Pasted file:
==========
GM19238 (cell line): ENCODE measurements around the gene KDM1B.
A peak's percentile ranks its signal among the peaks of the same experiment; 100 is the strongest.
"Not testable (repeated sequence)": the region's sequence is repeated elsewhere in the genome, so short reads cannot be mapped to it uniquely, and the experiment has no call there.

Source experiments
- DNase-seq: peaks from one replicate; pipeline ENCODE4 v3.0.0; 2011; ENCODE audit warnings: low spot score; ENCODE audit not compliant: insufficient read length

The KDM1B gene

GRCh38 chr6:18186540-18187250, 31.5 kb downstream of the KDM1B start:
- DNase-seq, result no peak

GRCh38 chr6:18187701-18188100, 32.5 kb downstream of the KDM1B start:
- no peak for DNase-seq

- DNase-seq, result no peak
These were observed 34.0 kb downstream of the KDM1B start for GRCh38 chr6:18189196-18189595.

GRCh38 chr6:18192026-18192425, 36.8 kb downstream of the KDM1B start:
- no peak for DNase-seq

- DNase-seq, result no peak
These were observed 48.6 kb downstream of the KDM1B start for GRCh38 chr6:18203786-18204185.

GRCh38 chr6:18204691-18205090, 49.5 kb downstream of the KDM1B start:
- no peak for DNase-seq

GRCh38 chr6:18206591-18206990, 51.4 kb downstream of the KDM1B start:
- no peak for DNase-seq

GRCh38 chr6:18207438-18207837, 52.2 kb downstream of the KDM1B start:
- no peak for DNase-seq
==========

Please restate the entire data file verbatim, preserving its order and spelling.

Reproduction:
GM19238 (cell line): ENCODE measurements around the gene KDM1B.
A peak's percentile ranks its signal among the peaks of the same experiment; 100 is the strongest.
"Not testable (repeated sequence)": the region's sequence is repeated elsewhere in the genome, so short reads cannot be mapped to it uniquely, and the experiment has no call there.

Source experiments
- DNase-seq: peaks from one replicate; pipeline ENCODE4 v3.0.0; 2011; ENCODE audit warnings: low spot score; ENCODE audit not compliant: insufficient read length

The KDM1B gene

GRCh38 chr6:18186540-18187250, 31.5 kb downstream of the KDM1B start:
- DNase-seq, result no peak

GRCh38 chr6:18187701-18188100, 32.5 kb downstream of the KDM1B start:
- no peak for DNase-seq

- DNase-seq, result no peak
These were observed 34.0 kb downstream of the KDM1B start for GRCh38 chr6:18189196-18189595.

GRCh38 chr6:18192026-18192425, 36.8 kb downstream of the KDM1B start:
- no peak for DNase-seq

- DNase-seq, result no peak
These were observed 48.6 kb downstream of the KDM1B start for GRCh38 chr6:18203786-18204185.

GRCh38 chr6:18204691-18205090, 49.5 kb downstream of the KDM1B start:
- no peak for DNase-seq

GRCh38 chr6:18206591-18206990, 51.4 kb downstream of the KDM1B start:
- no peak for DNase-seq

GRCh38 chr6:18207438-18207837, 52.2 kb downstream of the KDM1B start:
- no peak for DNase-seq